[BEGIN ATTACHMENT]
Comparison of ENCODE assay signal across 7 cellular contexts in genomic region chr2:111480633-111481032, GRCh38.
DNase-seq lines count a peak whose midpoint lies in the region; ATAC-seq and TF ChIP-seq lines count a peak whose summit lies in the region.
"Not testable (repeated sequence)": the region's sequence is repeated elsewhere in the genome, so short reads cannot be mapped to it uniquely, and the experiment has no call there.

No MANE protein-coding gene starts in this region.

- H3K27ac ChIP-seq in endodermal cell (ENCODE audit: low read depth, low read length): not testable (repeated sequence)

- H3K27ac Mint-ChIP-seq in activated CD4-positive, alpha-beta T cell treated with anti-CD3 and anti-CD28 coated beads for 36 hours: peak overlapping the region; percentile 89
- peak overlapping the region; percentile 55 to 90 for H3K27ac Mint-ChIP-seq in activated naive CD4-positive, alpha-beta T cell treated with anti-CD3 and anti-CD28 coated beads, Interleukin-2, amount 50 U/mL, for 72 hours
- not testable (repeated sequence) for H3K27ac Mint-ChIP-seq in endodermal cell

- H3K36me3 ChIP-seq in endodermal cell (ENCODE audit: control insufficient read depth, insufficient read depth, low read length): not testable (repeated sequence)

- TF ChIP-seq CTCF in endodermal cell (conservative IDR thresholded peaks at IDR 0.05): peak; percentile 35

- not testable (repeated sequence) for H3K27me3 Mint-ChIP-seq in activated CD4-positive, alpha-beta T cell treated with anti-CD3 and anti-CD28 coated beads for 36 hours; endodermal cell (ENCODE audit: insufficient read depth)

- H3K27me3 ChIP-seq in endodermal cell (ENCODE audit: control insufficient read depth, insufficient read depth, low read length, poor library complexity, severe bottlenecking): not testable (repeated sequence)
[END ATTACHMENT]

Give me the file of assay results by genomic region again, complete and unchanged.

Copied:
Comparison of ENCODE assay signal across 7 cellular contexts in genomic region chr2:111480633-111481032, GRCh38.
DNase-seq lines count a peak whose midpoint lies in the region; ATAC-seq and TF ChIP-seq lines count a peak whose summit lies in the region.
"Not testable (repeated sequence)": the region's sequence is repeated elsewhere in the genome, so short reads cannot be mapped to it uniquely, and the experiment has no call there.

No MANE protein-coding gene starts in this region.

- H3K27ac ChIP-seq in endodermal cell (ENCODE audit: low read depth, low read length): not testable (repeated sequence)

- H3K27ac Mint-ChIP-seq in activated CD4-positive, alpha-beta T cell treated with anti-CD3 and anti-CD28 coated beads for 36 hours: peak overlapping the region; percentile 89
- peak overlapping the region; percentile 55 to 90 for H3K27ac Mint-ChIP-seq in activated naive CD4-positive, alpha-beta T cell treated with anti-CD3 and anti-CD28 coated beads, Interleukin-2, amount 50 U/mL, for 72 hours
- not testable (repeated sequence) for H3K27ac Mint-ChIP-seq in endodermal cell

- H3K36me3 ChIP-seq in endodermal cell (ENCODE audit: control insufficient read depth, insufficient read depth, low read length): not testable (repeated sequence)

- TF ChIP-seq CTCF in endodermal cell (conservative IDR thresholded peaks at IDR 0.05): peak; percentile 35

- not testable (repeated sequence) for H3K27me3 Mint-ChIP-seq in activated CD4-positive, alpha-beta T cell treated with anti-CD3 and anti-CD28 coated beads for 36 hours; endodermal cell (ENCODE audit: insufficient read depth)

- H3K27me3 ChIP-seq in endodermal cell (ENCODE audit: control insufficient read depth, insufficient read depth, low read length, poor library complexity, severe bottlenecking): not testable (repeated sequence)